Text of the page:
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Ad agency models are breaking. Pre-roll ads are useless. Measurement models are outdated. The ad industry lacks diversity. And the phrase digital marketing should be dumped.
Those statements were among the declarations made Wednesday by PepsiCo exec Brad Jakeman in a fiery, truth-telling presentation at the Association of National Advertising's annual "Masters of Marketing" conference in Orlando, Fla.
Mr. Jakeman -- who is president of PepsiCo's global beverage group -- went so far as to suggest that even the phrase "advertising" should go by the wayside. He did so before 2,700 marketing and agency professionals at an event put on by an association that has the word advertising in its name. "Can we stop using the term advertising, which is based on this model of polluting [content]," he said.
"My particular peeve is pre-roll. I hate it," he added. "What is even worse is that I know the people who are making it know that I'm going to hate it. Why do I know that? Because they tell me how long I am going to have to endure it -- 30 seconds, 20 seconds, 15 seconds. You only have to watch this crap for another 10 seconds and then you are going to get to the content that you really wanted to see. That is a model of polluting content that is not sustainable."
But Mr. Jakeman, whose talk was called "Designing for Disruption," saved his toughest words for ad agencies. "The agency model that I grew up with largely has not changed today," he said, noting that he has been in the ad industry for 25 years. "Yet agency CEOs are sitting there watching retainers disappear … they are looking at clients being way more promiscuous with their agencies than they ever have."
Continuing the rant, he said that the "global alignment agency is a dinosaur concept" and he questioned the level of innovation. "I am really worried that this model is not going to bend -- it's going to break if we don't really think about how to innovate," he said.
Mr. Jakeman also ripped the industry's lack of diversity. "I am sick and tired as a client of sitting in agency meetings with a whole bunch of white straight males talking to me about how we are going to sell our brands that are bought 85% by women," he said. "Innovation and disruption does not come from homogeneous groups of people."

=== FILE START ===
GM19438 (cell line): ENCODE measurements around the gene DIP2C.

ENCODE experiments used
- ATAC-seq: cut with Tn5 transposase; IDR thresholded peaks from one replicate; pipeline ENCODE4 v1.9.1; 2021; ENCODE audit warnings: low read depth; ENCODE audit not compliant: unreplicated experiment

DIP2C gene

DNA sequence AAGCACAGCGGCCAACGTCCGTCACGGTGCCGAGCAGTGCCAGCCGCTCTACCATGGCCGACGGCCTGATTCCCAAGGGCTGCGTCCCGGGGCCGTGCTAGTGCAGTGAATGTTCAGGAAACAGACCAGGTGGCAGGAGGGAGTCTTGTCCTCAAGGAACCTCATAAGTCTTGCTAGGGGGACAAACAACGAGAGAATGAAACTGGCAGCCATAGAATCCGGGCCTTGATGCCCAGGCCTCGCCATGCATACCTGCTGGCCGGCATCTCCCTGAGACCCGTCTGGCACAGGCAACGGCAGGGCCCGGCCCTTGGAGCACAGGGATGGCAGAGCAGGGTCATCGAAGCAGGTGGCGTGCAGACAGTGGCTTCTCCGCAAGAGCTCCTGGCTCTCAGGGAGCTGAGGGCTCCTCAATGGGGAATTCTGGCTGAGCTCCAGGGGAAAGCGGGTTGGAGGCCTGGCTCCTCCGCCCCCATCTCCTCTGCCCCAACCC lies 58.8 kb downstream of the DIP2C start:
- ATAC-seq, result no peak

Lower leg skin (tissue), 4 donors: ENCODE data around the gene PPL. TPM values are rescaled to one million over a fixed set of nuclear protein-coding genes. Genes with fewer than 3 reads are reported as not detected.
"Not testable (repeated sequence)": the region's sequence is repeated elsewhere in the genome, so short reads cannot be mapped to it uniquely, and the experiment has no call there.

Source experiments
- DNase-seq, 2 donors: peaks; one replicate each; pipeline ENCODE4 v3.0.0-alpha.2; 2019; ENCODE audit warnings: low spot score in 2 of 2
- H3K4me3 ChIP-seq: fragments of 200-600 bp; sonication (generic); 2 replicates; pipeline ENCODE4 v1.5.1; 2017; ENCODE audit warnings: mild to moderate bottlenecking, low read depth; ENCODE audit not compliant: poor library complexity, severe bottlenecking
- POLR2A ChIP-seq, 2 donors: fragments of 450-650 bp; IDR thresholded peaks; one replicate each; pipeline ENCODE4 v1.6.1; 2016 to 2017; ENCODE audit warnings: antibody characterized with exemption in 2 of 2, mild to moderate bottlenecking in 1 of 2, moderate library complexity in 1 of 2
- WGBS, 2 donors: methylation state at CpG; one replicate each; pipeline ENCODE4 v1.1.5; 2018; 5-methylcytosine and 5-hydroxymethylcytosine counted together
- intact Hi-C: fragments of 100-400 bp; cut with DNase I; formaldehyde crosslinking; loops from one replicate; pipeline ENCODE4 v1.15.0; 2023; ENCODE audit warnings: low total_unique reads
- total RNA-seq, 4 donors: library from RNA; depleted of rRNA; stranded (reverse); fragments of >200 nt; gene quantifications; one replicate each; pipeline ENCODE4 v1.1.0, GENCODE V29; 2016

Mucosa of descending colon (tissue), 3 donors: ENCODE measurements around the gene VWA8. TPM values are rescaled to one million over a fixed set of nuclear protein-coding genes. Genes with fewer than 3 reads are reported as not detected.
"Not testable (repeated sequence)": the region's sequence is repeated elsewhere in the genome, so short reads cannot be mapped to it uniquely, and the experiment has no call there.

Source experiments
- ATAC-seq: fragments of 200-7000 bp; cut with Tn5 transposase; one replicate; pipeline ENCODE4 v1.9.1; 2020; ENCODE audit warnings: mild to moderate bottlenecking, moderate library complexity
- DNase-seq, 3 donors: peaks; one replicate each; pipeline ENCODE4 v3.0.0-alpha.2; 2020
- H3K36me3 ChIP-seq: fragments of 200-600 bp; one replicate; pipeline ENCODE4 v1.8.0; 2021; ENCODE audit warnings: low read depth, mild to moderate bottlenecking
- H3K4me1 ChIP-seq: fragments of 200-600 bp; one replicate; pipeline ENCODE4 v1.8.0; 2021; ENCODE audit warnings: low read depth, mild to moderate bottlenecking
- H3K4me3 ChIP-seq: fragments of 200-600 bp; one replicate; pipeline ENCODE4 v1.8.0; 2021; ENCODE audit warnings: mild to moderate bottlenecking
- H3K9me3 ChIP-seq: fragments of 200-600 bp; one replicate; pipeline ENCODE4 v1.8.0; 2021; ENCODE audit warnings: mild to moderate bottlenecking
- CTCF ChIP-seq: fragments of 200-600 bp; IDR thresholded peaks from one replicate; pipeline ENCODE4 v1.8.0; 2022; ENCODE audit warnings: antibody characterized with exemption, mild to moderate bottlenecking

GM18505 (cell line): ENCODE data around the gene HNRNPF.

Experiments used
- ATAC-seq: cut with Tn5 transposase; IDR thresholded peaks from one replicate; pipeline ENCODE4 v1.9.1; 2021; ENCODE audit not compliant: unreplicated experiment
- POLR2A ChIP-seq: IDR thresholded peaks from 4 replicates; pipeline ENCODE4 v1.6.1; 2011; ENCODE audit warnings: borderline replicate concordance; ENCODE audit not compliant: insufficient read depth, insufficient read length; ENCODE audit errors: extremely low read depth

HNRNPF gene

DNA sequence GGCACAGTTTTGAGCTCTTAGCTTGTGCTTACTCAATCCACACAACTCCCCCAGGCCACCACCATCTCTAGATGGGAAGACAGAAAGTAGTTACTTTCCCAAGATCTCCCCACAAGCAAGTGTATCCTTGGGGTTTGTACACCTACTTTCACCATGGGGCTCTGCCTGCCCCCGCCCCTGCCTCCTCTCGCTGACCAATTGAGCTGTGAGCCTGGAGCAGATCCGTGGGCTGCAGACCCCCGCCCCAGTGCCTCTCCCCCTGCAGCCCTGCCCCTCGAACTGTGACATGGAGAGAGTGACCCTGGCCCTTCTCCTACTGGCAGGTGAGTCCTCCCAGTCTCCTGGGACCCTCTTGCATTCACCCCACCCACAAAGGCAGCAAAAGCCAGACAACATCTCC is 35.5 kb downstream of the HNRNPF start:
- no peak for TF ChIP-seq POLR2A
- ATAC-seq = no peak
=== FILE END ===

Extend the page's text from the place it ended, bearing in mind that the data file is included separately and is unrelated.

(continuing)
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Indeed, agencies -- or at least the agency of record concept -- had a tough day in the opening session of the ANA event, which ends Saturday and is being held at the sprawling Orlando World Center Marriott.
Harley-Davidson Chief Marketing Officer Mark-Hans Richer -- who delivered a late morning presentation -- responded to a question about agencies by pointing out that the motorcycle marketer works with a lot of shops and takes a "boutique" approach. "We have not had a lead agency in about five years," he said. "Clients must take more responsibility for creativity. It's not the kind of thing that you should offshore."
Disruption has been an early theme at the conference. Marketers presenting on the stage so far appear to be taking less time showcasing big campaigns and TV ads, as in years past, and more time talking about how they need to rethink their organizations and approaches from the ground up.
Mr. Richer -- whose presentation was called "Fake Fight: Millennials vs. Boomers" -- sought to dispel the popular notion that growth comes solely from marketing to young adults. "Youth does not own cool. Youth does not own growth. Youth does not own innovation or disruption." he said. "Old people are a growth market, too."
Mr. Jakeman's presentation was almost completely devoid of self-promotional Pepsi marketing, with the exception of the blue Pepsi can he carried in his right hand. And while he questioned agency models, he was also critical of marketing organizations for not changing with the times.
He said he has been to many marketing conferences and has seen some really creative things, which he said was "awesome." But he "hasn't seen our industry really push for incredibly disruptive things," he added. "We are still talking about the 30-second TV spot. Seriously?"
He also criticized the industry for outdated measurement systems. "We still talk about share of voice," which, he said, is a television metric.
And he pointed out that big consumer packaged good companies still measure marketing spending as a percentage of net revenue. "That assumes that paid media is the only way to build brands," he said. But that is wrong because content generated by others on a brand's behalf, for instance, "doesn't cost us a cent," he added.
Mr. Jakeman called digital marketing the "most ridiculous term I've ever heard." He added: "There is no such thing as digital marketing. There is marketing -- most of which happens to be digital." He urged marketers to create digital cultures, not digital departments. "We 'ghettoize' digital as though it's the life raft tethered to the big ocean liner. And we have to move on from that."
Mr. Jakeman said he struggled to come up with any examples of "disruptive" changes in the "world of commercial brands."
So he turned to the example set by Caitlyn Jenner, praising the way she "managed her transition … figuratively and literally as a brand." The process -- from the Diane Sawyer interview to the Vanity Fair cover -- was thought-provoking, authentic and profound, he said. "This was something that the world was talking about, and the world has continued to talk about."
Then he posed a question to his fellow marketers: "Have we done anything with our brands that is in any way as remarkable as the way Caitlin Jenner, and that phenomenon, has been managed?"